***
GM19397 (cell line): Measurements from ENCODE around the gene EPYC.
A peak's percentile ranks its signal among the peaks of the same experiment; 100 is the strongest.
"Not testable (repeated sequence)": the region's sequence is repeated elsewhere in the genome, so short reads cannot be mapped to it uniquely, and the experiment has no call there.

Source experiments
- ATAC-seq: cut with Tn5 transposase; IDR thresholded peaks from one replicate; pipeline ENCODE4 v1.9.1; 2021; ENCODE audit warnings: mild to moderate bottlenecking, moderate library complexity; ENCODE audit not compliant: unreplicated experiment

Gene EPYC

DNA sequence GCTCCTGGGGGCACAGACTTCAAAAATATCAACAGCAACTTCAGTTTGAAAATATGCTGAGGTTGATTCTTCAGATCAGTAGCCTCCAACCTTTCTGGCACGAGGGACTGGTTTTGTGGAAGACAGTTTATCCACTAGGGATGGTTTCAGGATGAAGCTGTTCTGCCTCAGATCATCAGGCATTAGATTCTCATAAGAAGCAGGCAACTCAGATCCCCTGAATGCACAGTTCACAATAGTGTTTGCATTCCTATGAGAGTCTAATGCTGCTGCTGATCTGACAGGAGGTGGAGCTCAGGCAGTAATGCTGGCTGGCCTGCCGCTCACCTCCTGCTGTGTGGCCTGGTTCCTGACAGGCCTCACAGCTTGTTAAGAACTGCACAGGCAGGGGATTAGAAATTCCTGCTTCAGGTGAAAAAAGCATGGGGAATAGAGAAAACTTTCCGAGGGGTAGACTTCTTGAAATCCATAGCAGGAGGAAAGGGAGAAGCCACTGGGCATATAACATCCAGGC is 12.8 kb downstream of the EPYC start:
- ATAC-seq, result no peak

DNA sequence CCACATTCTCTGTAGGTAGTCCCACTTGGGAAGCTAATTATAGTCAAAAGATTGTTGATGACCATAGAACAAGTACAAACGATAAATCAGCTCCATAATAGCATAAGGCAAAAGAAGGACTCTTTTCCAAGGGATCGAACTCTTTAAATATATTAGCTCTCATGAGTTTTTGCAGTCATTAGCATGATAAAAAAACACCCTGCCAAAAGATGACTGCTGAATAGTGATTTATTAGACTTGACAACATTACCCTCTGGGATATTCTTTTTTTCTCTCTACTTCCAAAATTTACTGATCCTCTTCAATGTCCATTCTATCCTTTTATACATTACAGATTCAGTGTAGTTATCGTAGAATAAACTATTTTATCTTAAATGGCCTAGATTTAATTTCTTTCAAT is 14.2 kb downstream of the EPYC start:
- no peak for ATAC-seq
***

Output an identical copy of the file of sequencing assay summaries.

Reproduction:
GM19397 (cell line): Measurements from ENCODE around the gene EPYC.
A peak's percentile ranks its signal among the peaks of the same experiment; 100 is the strongest.
"Not testable (repeated sequence)": the region's sequence is repeated elsewhere in the genome, so short reads cannot be mapped to it uniquely, and the experiment has no call there.

Source experiments
- ATAC-seq: cut with Tn5 transposase; IDR thresholded peaks from one replicate; pipeline ENCODE4 v1.9.1; 2021; ENCODE audit warnings: mild to moderate bottlenecking, moderate library complexity; ENCODE audit not compliant: unreplicated experiment

Gene EPYC

DNA sequence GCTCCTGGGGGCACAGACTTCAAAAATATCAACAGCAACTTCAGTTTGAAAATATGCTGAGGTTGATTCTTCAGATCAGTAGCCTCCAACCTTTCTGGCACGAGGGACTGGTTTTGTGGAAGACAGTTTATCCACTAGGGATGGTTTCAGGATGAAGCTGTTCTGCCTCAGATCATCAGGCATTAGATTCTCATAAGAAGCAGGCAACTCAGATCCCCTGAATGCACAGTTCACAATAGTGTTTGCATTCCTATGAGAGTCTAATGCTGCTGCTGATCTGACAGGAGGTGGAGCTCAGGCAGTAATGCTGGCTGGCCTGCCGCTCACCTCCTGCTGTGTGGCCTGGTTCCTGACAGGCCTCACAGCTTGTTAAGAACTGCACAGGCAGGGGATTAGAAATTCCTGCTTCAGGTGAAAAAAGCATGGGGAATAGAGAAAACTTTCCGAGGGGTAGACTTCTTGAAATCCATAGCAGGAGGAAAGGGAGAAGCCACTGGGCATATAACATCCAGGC is 12.8 kb downstream of the EPYC start:
- ATAC-seq, result no peak

DNA sequence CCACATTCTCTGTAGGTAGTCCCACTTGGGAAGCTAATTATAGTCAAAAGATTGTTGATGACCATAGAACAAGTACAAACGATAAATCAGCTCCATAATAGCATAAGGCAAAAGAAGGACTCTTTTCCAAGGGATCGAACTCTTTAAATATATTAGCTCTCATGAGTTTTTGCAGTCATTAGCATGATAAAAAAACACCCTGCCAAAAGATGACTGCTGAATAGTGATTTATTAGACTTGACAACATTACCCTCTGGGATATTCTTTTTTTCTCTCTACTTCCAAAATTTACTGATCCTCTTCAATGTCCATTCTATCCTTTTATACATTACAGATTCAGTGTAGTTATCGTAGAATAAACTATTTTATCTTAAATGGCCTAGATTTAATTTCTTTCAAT is 14.2 kb downstream of the EPYC start:
- no peak for ATAC-seq